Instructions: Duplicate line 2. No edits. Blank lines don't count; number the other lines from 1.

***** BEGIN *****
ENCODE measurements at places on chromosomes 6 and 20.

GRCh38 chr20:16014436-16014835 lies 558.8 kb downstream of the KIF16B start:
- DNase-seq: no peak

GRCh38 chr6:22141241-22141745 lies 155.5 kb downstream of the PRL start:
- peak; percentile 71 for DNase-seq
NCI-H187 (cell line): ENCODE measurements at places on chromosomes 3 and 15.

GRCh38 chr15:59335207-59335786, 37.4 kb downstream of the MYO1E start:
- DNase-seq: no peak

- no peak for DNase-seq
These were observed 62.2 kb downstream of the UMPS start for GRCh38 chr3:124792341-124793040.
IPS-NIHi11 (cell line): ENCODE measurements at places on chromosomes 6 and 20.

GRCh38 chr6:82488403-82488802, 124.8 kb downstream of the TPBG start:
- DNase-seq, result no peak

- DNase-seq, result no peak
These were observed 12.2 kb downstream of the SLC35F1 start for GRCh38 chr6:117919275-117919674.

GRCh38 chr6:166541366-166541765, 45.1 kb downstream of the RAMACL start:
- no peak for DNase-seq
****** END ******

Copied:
GRCh38 chr20:16014436-16014835 lies 558.8 kb downstream of the KIF16B start: